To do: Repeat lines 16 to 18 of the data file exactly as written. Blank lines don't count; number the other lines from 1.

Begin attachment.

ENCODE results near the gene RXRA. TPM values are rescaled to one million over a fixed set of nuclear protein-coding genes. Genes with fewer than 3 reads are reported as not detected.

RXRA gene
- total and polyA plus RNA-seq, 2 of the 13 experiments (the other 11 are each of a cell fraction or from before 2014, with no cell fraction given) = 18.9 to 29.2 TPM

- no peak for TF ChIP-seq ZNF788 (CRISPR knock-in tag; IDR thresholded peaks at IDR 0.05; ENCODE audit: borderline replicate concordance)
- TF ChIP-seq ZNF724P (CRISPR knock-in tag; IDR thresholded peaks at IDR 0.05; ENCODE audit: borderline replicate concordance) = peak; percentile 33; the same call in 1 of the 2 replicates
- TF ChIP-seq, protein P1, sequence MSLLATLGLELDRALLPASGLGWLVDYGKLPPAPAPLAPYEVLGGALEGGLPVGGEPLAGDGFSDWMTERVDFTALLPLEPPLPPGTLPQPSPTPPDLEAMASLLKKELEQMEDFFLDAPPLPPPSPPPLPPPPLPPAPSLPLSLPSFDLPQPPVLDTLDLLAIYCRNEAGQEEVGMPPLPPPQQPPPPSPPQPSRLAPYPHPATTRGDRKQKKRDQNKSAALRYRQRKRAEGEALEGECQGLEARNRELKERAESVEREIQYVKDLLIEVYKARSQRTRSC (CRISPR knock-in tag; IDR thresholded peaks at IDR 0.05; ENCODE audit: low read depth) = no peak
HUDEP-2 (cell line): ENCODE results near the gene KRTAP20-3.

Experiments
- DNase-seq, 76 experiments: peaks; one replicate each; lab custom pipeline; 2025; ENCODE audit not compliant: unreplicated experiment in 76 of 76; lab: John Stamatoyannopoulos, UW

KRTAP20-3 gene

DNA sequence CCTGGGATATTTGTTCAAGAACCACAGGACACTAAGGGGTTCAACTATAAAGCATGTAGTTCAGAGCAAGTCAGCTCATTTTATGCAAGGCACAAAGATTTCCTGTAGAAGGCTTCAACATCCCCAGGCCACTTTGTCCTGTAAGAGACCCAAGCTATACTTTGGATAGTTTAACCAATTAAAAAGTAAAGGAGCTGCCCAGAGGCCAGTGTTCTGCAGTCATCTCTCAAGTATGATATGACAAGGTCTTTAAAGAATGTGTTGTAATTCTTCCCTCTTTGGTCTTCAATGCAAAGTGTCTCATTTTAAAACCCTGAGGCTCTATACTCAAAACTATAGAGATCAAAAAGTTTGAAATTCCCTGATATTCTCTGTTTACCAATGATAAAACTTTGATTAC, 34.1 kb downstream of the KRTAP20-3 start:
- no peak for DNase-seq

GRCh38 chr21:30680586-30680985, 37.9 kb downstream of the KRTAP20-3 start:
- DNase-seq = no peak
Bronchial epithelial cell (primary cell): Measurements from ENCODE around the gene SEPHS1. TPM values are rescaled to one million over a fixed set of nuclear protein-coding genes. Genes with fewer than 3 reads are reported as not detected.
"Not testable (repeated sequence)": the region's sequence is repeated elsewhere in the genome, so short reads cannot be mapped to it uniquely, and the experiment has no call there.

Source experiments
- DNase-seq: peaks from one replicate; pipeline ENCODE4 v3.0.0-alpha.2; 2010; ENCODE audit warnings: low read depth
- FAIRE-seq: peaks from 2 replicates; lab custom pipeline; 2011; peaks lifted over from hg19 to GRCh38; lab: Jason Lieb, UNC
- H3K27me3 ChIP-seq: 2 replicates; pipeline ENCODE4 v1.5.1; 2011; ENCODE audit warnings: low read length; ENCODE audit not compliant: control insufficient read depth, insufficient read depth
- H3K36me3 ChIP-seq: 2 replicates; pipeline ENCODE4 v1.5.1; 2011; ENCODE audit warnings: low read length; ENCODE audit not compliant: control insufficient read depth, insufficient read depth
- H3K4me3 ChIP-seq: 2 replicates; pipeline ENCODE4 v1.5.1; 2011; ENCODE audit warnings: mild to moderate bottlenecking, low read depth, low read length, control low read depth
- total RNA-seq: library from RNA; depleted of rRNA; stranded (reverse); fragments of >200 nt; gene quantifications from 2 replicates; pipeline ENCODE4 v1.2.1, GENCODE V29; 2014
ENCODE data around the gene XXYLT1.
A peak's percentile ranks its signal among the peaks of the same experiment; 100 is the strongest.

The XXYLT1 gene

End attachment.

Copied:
"Not testable (repeated sequence)": the region's sequence is repeated elsewhere in the genome, so short reads cannot be mapped to it uniquely, and the experiment has no call there.

Source experiments
- DNase-seq: peaks from one replicate; pipeline ENCODE4 v3.0.0-alpha.2; 2010; ENCODE audit warnings: low read depth